Pete’s Guide to Technology and Everything Else Pete’s Guide to Technology and Everything Else

Pete’s Web Browser Tests

The pages below are designed to be torture tests of browsers, mainly to demonstrate advanced HTML, XHTML, and XML markup that is desperately needed to work well and consistently, but which breaks on many browsers, and is not adequately highlighted elsewhere. Afew of the examples also show bugs caused by incorrect coding practices.

HTML 4.01 Entity Test Tables
This set of three tables shows all of the entities defined in the HTML specification, along with the whole numeric range from 0 to 255 of ANSI to demonstrate how browsers act when presented with characters that are not defined by the specification. Most browsers fail at least some part of this test.
Expert Character Set
Although it is not obvious to even many Web experts, the HTML and XHTML specifications indicate that browsers are supposed to support all of Unicode, not just those characters that have entity names defined (see the above test). The result is that many typesetting, technical, and mathematical characters are not widely displayed by browsers. This page includes most of the characters I think browsers and fonts should support.
object Tag Test Suite
The Object tag is supposed to be capable of several more things than are actually supported by most browsers, including the placement of images (instead of <img>), the embedding of external files (instead of <iframe> or server-side-includes), and the display of alternate content in case the browser is not capable of rendering the content specified by the object tag. It is also intended to replace both the <applet> and <embed< tags for the inclusion of Java applets and browser plug-ins.
Full PNG Image Support Tests
As the replacement for the problematic GIF image format (no true-color, a patent that prevents free tools, and limited transparency features), PNG should be more widely used than it is. One major reason why it is not is because Internet Explorer fails to properly support it. PNG was introduce in 1996—more than enough time for Microsoft to learn how to do it right.
So you think your browser supports tables completely. Wrong!—I have yet to find one that does. The pages in this section are designed to show browser developers what else they need to support, and Web authors aspects they may not be aware of.
Tooltip Torture Test
Not many Web authors put an alt attribute on every image (as is required by HTML 4 and accessibility guidelines), and fewer still make use of the title attribute in link tags. When you actually start using these attributes with large amounts of text, the browsers start having trouble.
Style Sheet with Unicode Byte Order Mark/Signature Test
Seemingly a related bug to the above case, this demonstrates that a BOM at the beginning of an external style sheet will cause problems as well.
Typesetting Characters Missing From Common Fonts
Very few fonts (the notable exception being Arial Unicode MS) not include all the key characters that are important for improving the visual appearance of type, both onscreen and in print. This table tests your browser by attempting to display these characters (some of which are part of HTML, though most are not) in a variety of common fonts.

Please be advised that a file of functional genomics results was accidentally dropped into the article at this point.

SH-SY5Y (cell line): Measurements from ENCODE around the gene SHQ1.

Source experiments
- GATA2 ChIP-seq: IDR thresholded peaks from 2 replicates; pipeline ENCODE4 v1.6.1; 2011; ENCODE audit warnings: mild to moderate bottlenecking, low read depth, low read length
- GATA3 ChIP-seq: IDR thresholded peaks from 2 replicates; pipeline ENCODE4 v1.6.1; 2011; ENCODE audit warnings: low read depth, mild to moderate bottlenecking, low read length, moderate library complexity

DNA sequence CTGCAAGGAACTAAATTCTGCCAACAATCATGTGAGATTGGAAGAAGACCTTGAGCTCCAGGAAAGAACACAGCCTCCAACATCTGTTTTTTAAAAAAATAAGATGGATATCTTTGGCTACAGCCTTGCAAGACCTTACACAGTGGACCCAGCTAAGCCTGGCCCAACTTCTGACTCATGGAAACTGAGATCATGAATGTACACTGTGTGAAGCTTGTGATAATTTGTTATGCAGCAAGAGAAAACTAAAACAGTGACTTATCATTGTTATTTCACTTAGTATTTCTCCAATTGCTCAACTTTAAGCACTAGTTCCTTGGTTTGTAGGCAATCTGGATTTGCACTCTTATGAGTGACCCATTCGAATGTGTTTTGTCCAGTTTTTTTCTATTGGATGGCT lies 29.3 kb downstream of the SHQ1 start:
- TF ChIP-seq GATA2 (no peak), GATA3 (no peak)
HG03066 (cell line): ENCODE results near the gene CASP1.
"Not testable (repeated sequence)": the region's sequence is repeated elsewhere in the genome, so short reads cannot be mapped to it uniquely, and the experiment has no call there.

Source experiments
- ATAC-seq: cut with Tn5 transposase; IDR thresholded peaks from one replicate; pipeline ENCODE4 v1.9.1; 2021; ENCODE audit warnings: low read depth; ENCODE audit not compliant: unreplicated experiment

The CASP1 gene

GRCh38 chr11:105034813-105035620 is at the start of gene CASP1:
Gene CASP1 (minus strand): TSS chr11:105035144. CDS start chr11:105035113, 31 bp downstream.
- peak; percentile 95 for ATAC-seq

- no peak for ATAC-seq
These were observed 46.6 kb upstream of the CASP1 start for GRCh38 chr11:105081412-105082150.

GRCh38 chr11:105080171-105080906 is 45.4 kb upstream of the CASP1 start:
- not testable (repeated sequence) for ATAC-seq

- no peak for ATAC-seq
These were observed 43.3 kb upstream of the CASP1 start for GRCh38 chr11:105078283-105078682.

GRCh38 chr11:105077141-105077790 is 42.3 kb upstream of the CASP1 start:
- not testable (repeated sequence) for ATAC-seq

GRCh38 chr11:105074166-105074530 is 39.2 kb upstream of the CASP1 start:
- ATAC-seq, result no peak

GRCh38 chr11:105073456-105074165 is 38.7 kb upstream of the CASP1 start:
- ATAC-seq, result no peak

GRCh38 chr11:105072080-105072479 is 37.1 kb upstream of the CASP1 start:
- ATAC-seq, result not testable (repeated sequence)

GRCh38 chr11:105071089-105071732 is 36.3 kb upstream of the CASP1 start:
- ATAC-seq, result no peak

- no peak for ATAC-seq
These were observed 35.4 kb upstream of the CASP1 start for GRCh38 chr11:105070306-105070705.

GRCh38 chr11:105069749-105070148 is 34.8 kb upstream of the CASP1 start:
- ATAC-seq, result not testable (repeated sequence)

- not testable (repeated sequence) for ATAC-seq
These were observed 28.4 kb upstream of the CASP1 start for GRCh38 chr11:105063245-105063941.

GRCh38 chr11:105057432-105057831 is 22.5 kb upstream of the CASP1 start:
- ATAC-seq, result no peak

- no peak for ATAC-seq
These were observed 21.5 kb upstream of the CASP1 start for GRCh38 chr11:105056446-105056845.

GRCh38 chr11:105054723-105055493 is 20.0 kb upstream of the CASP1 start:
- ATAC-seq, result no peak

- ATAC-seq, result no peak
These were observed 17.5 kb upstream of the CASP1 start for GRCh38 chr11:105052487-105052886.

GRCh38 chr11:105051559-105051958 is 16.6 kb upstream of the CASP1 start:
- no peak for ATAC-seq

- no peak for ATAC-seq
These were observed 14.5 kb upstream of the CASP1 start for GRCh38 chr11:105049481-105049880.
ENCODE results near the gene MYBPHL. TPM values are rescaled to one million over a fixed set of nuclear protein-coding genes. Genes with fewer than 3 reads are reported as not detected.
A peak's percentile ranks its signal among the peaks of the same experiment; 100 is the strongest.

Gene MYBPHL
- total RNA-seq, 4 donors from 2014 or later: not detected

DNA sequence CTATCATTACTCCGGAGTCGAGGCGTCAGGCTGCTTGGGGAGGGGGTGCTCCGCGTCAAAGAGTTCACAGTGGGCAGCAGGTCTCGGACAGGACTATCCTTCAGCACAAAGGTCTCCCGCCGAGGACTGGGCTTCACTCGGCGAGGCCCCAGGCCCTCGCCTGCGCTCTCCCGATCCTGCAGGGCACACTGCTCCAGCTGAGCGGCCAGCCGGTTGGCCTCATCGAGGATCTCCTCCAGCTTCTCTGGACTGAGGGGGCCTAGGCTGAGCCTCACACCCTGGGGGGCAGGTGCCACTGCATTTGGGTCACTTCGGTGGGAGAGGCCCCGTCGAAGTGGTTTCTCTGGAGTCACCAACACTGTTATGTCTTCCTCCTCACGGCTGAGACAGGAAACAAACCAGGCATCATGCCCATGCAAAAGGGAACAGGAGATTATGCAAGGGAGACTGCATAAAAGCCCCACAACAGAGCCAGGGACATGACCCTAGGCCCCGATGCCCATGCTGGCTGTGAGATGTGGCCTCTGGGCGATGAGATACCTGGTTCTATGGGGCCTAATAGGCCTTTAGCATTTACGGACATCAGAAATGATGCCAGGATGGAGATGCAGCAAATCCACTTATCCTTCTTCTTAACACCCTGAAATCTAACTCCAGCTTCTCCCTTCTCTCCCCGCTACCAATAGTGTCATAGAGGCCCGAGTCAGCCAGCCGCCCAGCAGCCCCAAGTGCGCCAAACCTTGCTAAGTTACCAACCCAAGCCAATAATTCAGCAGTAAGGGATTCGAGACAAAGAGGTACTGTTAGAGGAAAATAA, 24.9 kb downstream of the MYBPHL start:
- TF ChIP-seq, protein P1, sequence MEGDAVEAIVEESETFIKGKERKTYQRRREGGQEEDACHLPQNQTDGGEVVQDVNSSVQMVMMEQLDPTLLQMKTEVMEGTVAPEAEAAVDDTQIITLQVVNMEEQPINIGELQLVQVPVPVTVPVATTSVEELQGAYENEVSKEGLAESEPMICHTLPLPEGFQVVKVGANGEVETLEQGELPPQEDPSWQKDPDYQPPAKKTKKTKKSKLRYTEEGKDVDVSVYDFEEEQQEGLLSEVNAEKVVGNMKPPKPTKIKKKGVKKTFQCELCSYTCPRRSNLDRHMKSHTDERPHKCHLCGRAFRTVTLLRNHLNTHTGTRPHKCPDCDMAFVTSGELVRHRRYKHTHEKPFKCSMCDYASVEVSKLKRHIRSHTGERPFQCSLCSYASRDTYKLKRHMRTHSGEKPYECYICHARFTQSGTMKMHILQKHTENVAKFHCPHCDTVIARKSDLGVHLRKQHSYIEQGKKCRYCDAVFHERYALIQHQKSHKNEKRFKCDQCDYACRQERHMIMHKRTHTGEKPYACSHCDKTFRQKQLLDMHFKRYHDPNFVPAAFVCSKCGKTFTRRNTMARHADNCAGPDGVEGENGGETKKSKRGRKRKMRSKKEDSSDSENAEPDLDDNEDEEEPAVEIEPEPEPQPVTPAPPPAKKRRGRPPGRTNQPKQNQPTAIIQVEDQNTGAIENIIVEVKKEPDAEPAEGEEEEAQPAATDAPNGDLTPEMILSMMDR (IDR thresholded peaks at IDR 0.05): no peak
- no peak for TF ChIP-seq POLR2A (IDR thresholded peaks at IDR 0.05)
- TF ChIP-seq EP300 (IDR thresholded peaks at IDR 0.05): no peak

This table tests your browser using characters I have noticed missing, and attempts to display each of them in a number of common fonts. If any of the cells in this table show an empty box, question mark, other strange character, or anything other than the character shown in the image (except for the fractions built using the slash-like characters, to demonstrate the kerning), then your browser is doing something wrong. Better browsers, such as Netscape 6, apparently include glyphs for all HTML characters and insert the appropriate character when using a font that is missing it.
The HTML language was defined to be served using the MIME type text/HTML, and that practice continues to be appropriate. But the XHTML refinement of the Web language is supposed to be served using the MIME type application/xhtml+xml If your browser tries to download this page, then your browser has a problem.
Integrated Math Expressions and SVG Graphics(XHTML + MathML + SVG)
This page demonstrates how it should be possible to include mathematical expressions and vector graphics in a Web page. However, the only browser that can render this page is a development version of Mozilla.

Invalid Tests

These test pages are actually invalid, but browser vendors should be aware that such pages may exist due to authors saving text files with improper settings, and are advised to report a warning that the page is invalid when encountered.

Unicode Line Separator and style sheet import
If you save your HTML or XHTML document with the unambiguious Line Separator character used to separate lines instead of the UNIX LF or DOS CR/LF pair, strange things will happen. One such problem is that its use in this file causes the external style sheet reference to be ignored.
XHTML Page with Unicode BOM and LSEP test
This is an extreme case test, and one that is slightly, and debatedly, breaking the rules. It contains a BOM mark, and uses the LSEP character as a line break. Even though this case is rare, and is not completely following the rules, it will be increasingly encountered as more Web authors start using Unicode-enabled tools.

Valid XHTML 1.1! Valid CSS!

Other Test Suites